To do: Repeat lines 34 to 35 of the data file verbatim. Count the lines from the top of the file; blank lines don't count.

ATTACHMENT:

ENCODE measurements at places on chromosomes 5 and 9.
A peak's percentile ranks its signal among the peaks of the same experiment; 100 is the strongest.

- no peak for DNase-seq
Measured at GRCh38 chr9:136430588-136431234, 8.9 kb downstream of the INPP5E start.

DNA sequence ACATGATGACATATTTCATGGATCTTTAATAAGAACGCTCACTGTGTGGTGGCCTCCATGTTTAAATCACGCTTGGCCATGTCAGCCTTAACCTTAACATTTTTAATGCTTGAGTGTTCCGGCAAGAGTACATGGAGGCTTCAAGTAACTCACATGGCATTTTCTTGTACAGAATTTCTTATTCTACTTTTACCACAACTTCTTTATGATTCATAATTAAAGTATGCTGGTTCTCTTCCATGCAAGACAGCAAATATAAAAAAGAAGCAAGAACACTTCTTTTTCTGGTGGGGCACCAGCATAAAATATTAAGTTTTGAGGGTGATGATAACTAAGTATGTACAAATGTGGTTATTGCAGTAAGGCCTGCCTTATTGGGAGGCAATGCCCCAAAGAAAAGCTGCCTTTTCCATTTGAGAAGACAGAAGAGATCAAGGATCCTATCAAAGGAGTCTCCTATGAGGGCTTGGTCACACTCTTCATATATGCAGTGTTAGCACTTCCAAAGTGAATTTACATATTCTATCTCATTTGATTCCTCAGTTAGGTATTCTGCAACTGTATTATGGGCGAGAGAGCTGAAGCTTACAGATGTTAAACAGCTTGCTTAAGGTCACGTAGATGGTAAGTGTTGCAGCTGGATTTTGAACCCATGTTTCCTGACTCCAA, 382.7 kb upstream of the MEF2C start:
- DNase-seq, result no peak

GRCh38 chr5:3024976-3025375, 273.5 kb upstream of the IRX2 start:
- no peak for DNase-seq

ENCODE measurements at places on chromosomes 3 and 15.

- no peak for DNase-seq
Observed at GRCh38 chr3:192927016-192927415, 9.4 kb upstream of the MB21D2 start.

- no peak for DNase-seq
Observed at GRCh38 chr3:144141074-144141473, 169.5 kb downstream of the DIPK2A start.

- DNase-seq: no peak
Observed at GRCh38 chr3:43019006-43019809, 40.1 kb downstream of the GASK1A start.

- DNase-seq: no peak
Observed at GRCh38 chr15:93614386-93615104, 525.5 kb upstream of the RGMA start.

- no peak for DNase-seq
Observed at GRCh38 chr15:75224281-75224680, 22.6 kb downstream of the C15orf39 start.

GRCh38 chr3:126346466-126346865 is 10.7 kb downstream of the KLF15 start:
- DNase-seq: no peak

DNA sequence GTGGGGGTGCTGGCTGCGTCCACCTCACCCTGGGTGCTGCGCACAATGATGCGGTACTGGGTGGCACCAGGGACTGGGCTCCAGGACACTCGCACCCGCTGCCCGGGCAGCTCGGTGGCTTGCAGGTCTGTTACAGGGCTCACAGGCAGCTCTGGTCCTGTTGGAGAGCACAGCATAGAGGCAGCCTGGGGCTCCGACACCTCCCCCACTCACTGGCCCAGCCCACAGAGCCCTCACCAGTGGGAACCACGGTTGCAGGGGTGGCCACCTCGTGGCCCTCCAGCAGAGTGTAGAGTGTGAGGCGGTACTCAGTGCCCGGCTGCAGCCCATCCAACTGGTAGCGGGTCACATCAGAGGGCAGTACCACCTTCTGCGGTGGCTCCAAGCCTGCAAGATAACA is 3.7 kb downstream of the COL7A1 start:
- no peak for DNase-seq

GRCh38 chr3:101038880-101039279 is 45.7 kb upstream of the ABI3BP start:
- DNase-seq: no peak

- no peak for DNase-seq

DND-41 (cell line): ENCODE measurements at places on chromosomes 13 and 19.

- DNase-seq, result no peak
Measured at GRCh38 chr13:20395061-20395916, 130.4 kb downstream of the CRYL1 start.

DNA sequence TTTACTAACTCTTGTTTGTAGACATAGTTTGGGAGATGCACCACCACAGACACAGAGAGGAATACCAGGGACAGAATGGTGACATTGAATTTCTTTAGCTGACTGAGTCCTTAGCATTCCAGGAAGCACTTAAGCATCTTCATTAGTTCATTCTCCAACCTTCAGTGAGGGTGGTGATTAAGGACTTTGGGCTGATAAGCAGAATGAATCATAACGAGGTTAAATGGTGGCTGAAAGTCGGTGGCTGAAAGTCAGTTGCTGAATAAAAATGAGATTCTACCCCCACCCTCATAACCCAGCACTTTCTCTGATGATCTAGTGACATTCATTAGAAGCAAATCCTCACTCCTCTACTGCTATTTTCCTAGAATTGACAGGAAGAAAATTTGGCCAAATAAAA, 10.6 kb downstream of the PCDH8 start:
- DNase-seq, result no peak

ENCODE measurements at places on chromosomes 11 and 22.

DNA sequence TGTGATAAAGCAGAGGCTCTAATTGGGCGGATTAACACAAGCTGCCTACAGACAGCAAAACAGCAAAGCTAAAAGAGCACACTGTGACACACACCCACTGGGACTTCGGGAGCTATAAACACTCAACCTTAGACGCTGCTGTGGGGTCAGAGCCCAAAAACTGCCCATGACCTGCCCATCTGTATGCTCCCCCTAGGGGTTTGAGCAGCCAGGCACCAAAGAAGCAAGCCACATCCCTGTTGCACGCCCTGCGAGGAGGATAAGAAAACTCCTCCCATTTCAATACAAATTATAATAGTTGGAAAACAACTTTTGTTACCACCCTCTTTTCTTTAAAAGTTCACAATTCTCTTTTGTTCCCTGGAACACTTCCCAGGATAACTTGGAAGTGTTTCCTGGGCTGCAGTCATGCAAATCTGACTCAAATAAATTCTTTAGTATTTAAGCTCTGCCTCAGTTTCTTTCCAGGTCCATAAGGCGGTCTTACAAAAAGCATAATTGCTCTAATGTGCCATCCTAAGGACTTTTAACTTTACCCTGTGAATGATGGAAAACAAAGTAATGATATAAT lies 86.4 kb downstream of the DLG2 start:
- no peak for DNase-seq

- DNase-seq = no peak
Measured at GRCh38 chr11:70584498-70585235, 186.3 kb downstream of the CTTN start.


- no peak for DNase-seq

- DNase-seq = no peak